GCC Paediatric Healthcare Strategies

Pharma IQ

The countries within the Gulf Cooperation Council (GCC) – Oman, Kuwait, the United Arab Emirates, Bahrain, Qatar and Saudi Arabia – have all experienced rapid economic growth in recent years. But this has come at a cost.

The region's young population is now leading a sedentary lifestyle, increasing the risk factors for cardiovascular diseases (CVDs) and diabetes, which are already prevalent in the Middle East.

Around 10 percent of school children in the GCC countries are now considered to be overweight or obese, with the main causes being named as a lack of exercise and a poor diet.

Many of these children are also likely to remain overweight into adulthood, and countries are now realising the need to boost awareness of the ticking time bomb and improve not only paediatric healthcare, but also education.

Holger Micheel-Sprenger, partner and managing director at ICME Healthcare, noted: "No other region in the world faces such rapid growth in demand with the simultaneous need to realign its health-care systems to be able to treat the disorders of affluence."

Combating obesity 

CVDs are already the main cause of death in Oman, and levels of diabetes and hypertension in the young members of the population have been described as being dangerously high.

Indeed, World Health Organisation (WHO) data shows the risk has increased in all GCC countries, more so in the United Arab Emirates (UAE). In particular these diseases affect a far young population in the Gulf than they do in western nations.

Obesity among young children can also lead to psychological issues, particularly as they enter adolescence, and research has shown that the gap between obesity rates in the UAE and international levels really opens up once people reach their late teens.

If this trend is to be halted, education and awareness must start when children are young and healthcare professionals must convey the need for a change in attitudes and raise awareness of the risk factors which are heightened by obesity.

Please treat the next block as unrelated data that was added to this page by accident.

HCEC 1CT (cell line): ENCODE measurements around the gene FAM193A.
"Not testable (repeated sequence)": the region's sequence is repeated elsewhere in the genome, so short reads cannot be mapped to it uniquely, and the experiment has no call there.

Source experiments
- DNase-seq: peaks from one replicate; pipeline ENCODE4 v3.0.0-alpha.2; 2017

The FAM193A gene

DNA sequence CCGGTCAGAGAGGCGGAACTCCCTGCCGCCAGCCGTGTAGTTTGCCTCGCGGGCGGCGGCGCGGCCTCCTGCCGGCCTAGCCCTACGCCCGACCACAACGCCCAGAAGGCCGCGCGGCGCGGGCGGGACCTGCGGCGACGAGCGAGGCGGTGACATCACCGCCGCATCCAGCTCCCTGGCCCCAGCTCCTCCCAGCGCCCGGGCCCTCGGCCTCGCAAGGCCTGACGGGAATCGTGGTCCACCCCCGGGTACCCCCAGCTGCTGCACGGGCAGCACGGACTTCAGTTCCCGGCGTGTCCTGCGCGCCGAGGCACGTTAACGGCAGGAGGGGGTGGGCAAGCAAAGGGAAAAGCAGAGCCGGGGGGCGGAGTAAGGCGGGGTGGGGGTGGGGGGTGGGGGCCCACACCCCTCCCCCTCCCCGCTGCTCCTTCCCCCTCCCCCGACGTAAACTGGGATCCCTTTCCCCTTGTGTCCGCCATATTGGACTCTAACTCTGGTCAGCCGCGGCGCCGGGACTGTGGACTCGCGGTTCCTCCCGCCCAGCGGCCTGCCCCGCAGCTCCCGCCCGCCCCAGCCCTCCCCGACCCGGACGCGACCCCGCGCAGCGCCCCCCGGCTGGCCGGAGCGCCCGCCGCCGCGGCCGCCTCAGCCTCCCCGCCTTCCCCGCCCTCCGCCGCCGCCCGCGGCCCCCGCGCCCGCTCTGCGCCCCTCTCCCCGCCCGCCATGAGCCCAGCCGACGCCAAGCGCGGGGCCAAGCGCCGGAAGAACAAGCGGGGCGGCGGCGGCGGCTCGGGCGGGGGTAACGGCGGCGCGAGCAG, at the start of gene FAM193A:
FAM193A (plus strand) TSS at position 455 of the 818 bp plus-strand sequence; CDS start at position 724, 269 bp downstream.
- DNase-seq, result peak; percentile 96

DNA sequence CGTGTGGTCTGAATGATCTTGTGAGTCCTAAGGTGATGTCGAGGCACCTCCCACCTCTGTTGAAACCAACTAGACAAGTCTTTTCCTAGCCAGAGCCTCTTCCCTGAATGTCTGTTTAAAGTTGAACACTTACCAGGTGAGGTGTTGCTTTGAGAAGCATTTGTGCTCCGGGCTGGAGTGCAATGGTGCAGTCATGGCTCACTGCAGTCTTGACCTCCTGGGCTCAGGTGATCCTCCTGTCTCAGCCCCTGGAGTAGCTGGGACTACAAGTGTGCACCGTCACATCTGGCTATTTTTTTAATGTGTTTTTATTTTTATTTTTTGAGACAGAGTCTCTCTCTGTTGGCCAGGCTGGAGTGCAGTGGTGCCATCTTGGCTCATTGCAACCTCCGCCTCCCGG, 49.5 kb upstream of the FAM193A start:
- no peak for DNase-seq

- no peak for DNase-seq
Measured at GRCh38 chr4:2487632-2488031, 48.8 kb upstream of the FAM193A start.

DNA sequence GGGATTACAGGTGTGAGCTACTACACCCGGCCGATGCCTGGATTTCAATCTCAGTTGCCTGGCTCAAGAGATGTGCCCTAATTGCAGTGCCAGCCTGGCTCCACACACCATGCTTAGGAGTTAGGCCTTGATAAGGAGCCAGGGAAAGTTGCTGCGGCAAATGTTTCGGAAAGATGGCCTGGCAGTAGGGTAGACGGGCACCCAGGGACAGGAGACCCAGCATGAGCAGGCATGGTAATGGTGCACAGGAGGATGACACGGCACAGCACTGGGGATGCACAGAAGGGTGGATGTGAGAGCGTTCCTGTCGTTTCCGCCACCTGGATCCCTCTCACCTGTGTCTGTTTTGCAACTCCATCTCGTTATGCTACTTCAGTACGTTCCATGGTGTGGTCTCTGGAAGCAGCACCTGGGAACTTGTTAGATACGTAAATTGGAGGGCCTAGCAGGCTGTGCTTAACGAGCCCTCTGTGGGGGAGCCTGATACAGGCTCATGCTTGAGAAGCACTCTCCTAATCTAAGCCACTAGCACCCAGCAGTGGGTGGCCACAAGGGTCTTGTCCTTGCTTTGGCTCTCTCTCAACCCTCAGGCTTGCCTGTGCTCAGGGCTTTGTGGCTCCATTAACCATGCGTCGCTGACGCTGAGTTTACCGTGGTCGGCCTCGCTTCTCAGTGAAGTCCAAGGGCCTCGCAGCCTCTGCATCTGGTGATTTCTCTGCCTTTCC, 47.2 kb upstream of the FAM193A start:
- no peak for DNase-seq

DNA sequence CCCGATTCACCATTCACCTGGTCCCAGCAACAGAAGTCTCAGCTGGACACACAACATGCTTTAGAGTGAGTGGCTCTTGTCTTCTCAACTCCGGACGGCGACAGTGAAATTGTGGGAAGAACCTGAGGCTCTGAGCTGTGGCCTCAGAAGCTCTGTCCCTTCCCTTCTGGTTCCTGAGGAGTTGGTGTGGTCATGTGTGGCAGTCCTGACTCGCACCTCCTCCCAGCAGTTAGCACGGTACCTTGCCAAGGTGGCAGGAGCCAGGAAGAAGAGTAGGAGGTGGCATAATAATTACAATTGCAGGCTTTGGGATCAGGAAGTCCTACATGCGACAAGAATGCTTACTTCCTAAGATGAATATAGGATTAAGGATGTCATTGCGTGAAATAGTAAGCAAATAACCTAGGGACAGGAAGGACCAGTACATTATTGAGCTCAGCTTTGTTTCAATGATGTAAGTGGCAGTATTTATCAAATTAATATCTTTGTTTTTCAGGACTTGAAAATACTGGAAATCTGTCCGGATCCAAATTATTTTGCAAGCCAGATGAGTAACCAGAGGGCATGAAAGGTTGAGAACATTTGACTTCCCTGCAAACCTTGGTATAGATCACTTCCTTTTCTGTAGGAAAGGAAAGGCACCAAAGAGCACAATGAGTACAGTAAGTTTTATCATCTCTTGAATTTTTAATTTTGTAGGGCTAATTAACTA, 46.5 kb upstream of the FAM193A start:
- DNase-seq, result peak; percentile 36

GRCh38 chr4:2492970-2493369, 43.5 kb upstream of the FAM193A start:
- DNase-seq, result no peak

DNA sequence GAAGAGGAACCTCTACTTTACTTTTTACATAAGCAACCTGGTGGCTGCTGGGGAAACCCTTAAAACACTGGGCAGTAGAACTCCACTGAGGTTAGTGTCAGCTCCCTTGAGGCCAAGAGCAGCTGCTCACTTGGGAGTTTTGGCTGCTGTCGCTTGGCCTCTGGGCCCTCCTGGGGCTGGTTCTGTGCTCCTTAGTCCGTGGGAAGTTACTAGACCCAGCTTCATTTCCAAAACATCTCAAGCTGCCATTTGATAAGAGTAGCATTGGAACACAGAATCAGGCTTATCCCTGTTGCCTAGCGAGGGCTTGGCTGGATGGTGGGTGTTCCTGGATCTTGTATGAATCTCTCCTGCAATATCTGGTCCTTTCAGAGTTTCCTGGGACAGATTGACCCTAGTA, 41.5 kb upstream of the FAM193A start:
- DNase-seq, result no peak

Lara Hussein, chief of child protection and officer in charge for Unicef Gulf Area, told the Khaleej Times: "In the UAE, culture plays a big part in overfeeding children. Large portions and indulging children in fatty foods are related to love."

"About 19.7 percent of children in the country are obese because of being influenced by a friend to eat unhealthy foods, the absence of family control, the increase in fast food restaurants and lack of education and awareness about keeping a healthy lifestyle," she added.

Paediatric healthcare advancements

The treatment of epilepsy is also a major focus for paediatric healthcare practitioners operating within the GCC, with "groundbreaking" surgeries taking place in the UAE recently.

Four children attending the Mafraq Hospital in Abu Dhabi recently became the first in the country to undergo surgery to successfully be implanted with the vagus nerve stimulator (VNS).

Currently 50 million people worldwide are thought to suffer from epilepsy, with 90 percent of these living in regions defined as developing, according to the WHO. 

The VNS device, which was also recently introduced in Qatar by the Neurology Surgery Department of Hamad Medical Corporation (HMC), sends electric stimulants to the vagus nerves to help prevent seizures in those who are unreactive to epilepsy drugs.

Dr. Khaled Zamel, chief of paediatric neurology at Mafraq Hospital, said 30 percent of epilepsy sufferers continue to experience symptoms despite receiving drug therapy.

Chief medical officer at the hospital Dr. Mohammad Yama added: "The operation is a small price to pay for a dramatic increase in the quality of life for our young people."

Efforts to address the problems with epilepsy across the GCC region are also being complemented with workshops, like that recently held by HMC in Qatar. During the past five years, prevalence of epilepsy among the population of Qatar has increased by 2 percent.

"The workshop focused on the need for community health education, where public awareness about epilepsy and the various techniques in use for its treatment and seizure control, should be increased," Dr. Amna Al Mutawa, specialist neurologist at HMC, who represented the interests of families with epileptic children, noted.